NYC Chancellor joins a circle at Brooklyn school

The Brooklyn Academy of Global Finance is using circles to bolster students and the school community, with support from Morningside Center. This week their great work landed them in the news.

Students at the Brooklyn Academy of Finance in a circle

Students at the Brooklyn Academy of Finance sit in a "restorative circle." ( Jessica Gould/WNYC )

Chancellor Richard Carranza felt the power of circle after taking in part in one recently at the Brooklyn Academy of Global Finance. The school provides weekly classroom circles for all students, with support from Morningside Center staff developer Marisa Zalabak. 

Carranza's visit, reported by both WNYC and Brooklyn News 12, highlighted the powerful work this school is doing. After sitting in circle with students and hearing their thoughts, Carranza told reporters: "They've created a safe space where they can express how they're feeling." The impact is measurable, Carranza noted:  "The numbers of suspensions...have plummeted at this school because students have a way to talk about and resolve their issues." The school has seen a 63 percent drop in suspensions.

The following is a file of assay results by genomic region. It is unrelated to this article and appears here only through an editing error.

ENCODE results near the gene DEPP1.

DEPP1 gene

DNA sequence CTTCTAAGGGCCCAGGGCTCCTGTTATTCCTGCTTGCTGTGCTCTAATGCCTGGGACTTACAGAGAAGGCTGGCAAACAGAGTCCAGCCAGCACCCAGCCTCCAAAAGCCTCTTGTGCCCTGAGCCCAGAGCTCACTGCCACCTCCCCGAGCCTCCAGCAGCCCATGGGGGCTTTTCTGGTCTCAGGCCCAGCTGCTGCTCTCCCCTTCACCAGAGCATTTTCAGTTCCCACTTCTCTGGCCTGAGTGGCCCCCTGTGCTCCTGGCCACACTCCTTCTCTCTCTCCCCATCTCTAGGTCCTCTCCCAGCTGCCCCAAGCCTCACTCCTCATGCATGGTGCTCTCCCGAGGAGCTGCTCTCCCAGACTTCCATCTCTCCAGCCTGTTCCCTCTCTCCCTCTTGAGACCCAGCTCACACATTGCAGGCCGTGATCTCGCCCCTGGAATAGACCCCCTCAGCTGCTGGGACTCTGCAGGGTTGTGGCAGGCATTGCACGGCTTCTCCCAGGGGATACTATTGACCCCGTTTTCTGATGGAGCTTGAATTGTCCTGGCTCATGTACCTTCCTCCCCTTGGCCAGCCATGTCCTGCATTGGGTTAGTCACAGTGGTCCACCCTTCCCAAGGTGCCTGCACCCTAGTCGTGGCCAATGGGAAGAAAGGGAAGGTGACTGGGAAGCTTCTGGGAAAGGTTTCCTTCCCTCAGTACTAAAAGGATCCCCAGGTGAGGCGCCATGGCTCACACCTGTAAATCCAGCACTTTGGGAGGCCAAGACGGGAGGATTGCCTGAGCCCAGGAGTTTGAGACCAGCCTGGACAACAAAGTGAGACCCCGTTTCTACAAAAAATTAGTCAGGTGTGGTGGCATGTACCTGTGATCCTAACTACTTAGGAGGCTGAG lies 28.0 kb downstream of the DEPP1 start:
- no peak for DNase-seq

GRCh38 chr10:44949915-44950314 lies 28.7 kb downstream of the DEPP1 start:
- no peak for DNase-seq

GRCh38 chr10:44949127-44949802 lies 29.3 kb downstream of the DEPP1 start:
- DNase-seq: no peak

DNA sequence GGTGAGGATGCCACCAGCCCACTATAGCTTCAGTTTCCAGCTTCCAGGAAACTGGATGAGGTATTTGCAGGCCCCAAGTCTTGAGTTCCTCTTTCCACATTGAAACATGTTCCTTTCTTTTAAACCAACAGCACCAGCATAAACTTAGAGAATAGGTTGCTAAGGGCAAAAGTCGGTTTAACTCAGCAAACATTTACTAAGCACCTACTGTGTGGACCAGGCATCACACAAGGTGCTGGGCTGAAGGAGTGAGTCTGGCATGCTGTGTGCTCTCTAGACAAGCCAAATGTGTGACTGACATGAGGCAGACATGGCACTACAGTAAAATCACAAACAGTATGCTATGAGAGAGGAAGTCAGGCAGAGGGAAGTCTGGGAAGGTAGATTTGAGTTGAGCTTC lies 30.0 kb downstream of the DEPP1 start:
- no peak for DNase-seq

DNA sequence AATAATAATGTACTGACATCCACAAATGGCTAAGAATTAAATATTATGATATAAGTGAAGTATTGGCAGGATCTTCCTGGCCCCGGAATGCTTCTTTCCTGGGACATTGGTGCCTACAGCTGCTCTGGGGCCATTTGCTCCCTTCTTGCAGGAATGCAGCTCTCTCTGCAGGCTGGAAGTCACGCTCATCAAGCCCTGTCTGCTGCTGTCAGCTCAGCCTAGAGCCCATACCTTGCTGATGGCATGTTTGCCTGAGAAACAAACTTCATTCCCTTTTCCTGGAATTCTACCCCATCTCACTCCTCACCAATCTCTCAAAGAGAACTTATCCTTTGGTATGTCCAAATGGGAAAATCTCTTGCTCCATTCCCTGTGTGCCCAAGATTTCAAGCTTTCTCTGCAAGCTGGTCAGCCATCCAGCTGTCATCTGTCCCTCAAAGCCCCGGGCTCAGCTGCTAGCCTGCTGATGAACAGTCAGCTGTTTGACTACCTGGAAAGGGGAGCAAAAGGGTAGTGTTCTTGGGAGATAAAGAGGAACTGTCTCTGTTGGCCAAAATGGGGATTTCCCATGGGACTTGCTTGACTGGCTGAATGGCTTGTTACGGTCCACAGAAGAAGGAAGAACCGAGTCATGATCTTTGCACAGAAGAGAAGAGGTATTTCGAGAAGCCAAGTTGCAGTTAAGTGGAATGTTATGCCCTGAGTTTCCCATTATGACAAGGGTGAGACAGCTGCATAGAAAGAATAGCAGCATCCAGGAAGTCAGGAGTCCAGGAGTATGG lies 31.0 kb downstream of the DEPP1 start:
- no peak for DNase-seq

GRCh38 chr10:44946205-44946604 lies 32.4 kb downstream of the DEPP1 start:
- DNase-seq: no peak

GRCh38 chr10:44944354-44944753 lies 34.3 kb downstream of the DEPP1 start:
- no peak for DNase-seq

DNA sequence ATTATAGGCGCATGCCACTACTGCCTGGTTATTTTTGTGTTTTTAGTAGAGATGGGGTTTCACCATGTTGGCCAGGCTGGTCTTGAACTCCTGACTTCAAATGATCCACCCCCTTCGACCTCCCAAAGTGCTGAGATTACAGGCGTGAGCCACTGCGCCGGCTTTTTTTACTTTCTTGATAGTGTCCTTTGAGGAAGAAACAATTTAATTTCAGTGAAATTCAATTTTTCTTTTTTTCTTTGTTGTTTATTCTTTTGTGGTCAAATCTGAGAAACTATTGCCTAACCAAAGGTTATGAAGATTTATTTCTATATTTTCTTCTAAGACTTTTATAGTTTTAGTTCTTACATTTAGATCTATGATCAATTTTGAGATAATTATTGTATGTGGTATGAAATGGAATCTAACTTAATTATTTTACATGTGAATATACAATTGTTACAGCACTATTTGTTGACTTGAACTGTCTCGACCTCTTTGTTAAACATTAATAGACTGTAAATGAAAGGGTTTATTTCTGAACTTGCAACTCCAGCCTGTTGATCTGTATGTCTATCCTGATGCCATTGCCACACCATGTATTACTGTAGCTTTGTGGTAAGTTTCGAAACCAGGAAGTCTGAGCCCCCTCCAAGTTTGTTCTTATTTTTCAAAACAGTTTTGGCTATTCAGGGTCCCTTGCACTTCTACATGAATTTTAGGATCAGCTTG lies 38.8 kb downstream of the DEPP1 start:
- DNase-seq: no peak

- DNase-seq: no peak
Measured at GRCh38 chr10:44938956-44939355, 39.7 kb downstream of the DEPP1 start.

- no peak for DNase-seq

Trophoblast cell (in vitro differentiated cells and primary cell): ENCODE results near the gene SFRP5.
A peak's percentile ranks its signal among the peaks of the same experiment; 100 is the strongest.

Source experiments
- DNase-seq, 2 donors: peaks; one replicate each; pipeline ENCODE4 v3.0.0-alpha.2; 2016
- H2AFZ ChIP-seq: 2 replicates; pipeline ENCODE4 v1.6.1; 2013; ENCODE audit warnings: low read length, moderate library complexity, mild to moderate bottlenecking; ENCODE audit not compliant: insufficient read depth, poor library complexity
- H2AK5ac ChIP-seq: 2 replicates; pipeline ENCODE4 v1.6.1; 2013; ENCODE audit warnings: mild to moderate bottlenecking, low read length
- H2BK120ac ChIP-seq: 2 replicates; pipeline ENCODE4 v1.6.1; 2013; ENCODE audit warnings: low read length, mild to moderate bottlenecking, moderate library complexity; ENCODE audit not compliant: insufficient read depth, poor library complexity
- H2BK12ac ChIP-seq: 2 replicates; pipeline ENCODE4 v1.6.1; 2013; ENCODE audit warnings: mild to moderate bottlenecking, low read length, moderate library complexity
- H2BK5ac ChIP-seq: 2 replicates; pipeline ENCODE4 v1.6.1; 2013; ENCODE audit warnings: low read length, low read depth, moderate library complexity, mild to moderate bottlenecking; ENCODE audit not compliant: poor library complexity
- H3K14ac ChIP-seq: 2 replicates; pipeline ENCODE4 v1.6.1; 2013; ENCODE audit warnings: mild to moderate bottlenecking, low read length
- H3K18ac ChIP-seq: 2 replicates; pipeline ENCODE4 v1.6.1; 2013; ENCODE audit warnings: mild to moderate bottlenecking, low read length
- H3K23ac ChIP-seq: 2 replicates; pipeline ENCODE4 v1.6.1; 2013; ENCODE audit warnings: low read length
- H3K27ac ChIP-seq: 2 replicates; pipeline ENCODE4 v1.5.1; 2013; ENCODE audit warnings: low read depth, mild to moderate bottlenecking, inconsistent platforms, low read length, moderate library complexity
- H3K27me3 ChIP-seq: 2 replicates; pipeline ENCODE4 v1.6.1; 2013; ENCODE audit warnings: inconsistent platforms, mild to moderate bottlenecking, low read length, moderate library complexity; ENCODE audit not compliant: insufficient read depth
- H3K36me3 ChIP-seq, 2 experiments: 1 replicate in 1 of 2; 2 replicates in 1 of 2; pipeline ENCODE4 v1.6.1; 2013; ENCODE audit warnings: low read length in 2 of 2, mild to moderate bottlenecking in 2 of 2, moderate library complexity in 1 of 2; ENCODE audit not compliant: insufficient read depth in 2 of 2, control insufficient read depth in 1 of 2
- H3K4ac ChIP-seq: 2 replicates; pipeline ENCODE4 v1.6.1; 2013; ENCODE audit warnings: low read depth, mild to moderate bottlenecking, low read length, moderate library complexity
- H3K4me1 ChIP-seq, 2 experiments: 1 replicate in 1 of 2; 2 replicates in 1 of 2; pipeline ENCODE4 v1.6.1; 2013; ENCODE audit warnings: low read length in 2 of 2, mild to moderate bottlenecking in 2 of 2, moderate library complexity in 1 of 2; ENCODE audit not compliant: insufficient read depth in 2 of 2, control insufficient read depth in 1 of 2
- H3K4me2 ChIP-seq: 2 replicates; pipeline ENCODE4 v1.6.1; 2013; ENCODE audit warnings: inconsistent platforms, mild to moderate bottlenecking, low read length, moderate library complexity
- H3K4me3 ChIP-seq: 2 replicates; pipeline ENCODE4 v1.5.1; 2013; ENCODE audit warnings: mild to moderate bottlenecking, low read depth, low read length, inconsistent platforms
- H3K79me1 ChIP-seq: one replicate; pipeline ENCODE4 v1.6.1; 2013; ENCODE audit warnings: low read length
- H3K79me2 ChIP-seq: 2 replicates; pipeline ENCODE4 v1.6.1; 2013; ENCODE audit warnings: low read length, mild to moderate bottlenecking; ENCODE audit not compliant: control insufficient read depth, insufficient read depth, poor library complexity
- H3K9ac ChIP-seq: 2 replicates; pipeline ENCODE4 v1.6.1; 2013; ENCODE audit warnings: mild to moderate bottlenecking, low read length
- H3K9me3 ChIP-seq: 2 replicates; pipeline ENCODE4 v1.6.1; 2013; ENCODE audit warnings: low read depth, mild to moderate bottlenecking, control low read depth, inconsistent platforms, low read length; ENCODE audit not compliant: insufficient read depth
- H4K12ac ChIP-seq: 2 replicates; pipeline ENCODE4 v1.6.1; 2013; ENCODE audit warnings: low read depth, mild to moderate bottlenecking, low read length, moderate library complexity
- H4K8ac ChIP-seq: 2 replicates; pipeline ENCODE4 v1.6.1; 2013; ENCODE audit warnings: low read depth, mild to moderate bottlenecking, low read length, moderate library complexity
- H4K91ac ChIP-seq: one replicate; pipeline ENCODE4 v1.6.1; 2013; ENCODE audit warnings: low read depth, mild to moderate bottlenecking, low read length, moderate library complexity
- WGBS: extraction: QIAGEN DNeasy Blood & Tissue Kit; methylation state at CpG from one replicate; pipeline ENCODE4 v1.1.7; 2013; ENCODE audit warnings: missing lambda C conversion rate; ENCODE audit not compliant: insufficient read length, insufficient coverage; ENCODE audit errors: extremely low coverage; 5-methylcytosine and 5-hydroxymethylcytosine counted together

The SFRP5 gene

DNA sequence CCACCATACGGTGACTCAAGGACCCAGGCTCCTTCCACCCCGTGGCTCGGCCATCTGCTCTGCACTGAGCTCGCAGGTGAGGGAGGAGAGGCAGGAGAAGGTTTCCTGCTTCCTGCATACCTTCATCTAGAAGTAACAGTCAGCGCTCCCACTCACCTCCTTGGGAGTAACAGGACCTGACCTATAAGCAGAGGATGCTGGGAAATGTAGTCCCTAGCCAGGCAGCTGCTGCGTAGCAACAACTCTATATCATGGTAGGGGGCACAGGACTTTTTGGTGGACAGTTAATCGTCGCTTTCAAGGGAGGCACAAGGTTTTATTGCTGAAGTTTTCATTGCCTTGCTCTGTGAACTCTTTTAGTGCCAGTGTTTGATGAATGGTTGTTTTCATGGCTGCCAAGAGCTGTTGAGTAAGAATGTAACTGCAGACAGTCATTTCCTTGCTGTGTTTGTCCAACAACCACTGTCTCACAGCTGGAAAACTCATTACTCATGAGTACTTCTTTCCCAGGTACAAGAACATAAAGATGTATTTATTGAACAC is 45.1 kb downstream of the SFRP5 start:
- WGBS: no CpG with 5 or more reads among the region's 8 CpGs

Morningside Center's Marisa Zalabak says that it has been wonderful to work with staff and students at the school. She has been coaching staff over the past year in using restorative circles in their classrooms. "The principal is completely dedicated to restorative practices and to circles as a school norm," she says. 

Teacher Catherine Devine told WNYC and Brooklyn News 12 that circles have improved the climate in her classroom. "I've definitely seen a change. [Students are] more willing to come to me if they are having a problem so that I have less outbursts in my classroom." 

Chancellor Carranza noted that circles improve students' capacity to focus on academics -- and not just by reducing suspensions. "If students are worried with what happened this weekend, it is going to bleed into school. If students aren't mentally focused for academics, it's wasted time. The body may be there, but the mind isn't."

"We're trying to have the mind and the body be focused on the task at hand, which is academics," a teacher told reporters. "And the way to do it is to be very mindful and very explicit about creating the room for students do that."